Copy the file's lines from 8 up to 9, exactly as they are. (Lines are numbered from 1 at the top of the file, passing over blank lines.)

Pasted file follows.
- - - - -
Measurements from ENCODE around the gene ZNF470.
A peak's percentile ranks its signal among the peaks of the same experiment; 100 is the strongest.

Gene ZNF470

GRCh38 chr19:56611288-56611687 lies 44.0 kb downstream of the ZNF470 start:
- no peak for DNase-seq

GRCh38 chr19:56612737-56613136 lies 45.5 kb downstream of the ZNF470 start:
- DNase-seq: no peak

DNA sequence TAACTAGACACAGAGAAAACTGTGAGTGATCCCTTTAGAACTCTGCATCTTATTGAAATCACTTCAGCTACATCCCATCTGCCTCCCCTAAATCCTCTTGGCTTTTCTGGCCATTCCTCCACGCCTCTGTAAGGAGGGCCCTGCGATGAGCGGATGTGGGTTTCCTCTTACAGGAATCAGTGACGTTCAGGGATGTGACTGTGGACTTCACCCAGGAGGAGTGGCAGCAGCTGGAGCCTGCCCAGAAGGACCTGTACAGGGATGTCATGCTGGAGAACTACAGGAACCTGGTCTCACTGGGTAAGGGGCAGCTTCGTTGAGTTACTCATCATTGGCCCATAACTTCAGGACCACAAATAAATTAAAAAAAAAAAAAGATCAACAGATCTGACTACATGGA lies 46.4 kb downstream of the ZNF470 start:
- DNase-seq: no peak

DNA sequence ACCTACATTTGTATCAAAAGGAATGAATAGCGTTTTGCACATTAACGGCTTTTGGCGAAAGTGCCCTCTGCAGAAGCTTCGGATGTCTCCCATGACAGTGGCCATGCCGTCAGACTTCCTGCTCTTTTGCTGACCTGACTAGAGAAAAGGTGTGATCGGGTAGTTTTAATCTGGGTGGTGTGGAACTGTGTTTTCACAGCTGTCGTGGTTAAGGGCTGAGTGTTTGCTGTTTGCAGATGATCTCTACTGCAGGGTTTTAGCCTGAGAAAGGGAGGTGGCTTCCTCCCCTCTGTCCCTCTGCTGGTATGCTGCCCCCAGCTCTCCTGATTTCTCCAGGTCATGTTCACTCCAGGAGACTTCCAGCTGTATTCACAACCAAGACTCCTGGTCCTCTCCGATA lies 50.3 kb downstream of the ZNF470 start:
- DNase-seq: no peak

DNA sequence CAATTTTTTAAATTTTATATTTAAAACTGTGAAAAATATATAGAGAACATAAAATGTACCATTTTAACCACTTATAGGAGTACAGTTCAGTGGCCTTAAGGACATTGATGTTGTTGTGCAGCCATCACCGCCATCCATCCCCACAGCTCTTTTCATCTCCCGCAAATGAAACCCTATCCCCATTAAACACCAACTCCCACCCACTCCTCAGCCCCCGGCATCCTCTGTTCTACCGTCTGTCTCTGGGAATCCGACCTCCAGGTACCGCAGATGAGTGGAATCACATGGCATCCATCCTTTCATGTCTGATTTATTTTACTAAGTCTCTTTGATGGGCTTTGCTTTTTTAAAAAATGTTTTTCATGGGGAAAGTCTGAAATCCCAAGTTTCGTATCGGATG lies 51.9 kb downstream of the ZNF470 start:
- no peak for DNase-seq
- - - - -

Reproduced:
DNA sequence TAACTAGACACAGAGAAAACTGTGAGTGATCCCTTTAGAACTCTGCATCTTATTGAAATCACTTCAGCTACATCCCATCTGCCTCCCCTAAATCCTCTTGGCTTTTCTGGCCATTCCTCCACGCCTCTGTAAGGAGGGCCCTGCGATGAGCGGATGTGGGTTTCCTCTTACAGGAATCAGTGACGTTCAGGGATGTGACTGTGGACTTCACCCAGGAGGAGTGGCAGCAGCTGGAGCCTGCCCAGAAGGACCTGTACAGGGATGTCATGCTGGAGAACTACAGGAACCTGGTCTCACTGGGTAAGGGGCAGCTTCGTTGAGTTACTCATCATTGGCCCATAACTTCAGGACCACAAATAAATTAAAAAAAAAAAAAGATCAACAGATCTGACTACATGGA lies 46.4 kb downstream of the ZNF470 start:
- DNase-seq: no peak